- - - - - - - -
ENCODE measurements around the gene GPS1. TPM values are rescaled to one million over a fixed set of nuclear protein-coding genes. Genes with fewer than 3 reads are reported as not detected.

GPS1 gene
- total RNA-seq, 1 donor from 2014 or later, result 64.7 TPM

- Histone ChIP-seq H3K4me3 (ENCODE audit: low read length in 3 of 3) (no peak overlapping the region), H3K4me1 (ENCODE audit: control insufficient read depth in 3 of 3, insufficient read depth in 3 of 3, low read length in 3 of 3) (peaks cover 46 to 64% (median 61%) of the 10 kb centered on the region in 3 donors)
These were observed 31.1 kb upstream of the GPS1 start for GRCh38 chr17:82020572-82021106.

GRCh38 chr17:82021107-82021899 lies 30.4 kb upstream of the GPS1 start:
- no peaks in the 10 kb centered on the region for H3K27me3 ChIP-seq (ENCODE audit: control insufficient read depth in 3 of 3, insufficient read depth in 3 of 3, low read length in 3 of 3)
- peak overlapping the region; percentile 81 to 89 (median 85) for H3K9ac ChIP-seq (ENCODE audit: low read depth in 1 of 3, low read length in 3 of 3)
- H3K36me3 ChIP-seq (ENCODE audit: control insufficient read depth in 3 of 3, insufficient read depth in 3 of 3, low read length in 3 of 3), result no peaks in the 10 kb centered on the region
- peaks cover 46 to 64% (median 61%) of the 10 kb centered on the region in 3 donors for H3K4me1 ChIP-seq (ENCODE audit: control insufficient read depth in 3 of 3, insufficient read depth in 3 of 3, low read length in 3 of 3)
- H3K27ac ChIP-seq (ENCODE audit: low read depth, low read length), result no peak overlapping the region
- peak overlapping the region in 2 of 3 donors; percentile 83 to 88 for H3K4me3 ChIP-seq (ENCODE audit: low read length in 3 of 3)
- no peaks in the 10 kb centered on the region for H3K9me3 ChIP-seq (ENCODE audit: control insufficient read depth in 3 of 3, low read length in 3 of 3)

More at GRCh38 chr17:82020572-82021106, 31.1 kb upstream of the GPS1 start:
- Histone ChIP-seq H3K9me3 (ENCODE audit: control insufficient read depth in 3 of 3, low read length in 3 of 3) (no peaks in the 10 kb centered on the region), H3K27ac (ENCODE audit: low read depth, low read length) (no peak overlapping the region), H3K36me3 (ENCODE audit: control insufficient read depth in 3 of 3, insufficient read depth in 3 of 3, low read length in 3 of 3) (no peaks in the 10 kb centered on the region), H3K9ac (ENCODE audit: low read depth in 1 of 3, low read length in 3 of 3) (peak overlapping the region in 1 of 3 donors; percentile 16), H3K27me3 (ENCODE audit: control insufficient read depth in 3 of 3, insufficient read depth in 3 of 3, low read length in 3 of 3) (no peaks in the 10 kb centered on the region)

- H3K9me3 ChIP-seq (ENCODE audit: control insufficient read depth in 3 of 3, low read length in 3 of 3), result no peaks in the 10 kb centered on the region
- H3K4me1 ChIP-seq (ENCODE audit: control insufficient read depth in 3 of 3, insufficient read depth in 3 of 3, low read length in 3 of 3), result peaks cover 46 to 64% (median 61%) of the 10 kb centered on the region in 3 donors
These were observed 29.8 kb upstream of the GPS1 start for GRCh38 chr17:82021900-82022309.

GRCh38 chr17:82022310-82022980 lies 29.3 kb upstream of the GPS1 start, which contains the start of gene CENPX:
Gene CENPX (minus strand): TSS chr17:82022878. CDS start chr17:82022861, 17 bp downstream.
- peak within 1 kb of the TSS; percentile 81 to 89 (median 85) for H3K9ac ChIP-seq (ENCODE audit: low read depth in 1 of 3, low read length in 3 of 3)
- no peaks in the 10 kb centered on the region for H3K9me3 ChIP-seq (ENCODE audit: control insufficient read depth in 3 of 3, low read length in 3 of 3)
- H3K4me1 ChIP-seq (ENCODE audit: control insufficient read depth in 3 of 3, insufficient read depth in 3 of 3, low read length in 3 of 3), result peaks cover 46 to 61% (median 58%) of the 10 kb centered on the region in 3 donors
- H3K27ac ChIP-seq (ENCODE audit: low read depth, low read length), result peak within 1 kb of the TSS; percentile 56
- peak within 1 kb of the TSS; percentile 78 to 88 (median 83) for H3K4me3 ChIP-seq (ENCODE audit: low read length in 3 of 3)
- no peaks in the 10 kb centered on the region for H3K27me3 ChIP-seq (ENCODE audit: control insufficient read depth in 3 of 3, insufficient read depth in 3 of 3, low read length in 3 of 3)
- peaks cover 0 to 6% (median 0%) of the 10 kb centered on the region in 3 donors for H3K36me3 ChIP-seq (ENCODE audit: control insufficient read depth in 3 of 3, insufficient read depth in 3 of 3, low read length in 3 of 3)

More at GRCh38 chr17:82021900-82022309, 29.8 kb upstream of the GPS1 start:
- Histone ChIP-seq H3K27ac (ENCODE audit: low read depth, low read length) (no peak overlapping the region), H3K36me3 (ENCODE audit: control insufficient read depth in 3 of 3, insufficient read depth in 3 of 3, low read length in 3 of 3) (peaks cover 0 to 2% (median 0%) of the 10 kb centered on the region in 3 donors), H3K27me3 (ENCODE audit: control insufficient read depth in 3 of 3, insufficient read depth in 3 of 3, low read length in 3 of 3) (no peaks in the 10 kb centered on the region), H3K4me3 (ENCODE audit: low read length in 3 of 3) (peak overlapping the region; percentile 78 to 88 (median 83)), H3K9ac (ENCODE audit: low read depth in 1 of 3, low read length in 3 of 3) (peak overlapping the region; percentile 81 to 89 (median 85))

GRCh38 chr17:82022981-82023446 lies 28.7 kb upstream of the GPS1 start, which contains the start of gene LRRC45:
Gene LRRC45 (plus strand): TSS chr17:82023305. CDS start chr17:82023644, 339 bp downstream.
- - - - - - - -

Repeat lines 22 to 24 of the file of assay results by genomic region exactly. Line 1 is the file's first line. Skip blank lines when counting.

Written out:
- no peaks in the 10 kb centered on the region for H3K9me3 ChIP-seq (ENCODE audit: control insufficient read depth in 3 of 3, low read length in 3 of 3)
- H3K4me1 ChIP-seq (ENCODE audit: control insufficient read depth in 3 of 3, insufficient read depth in 3 of 3, low read length in 3 of 3), result peaks cover 46 to 61% (median 58%) of the 10 kb centered on the region in 3 donors
- H3K27ac ChIP-seq (ENCODE audit: low read depth, low read length), result peak within 1 kb of the TSS; percentile 56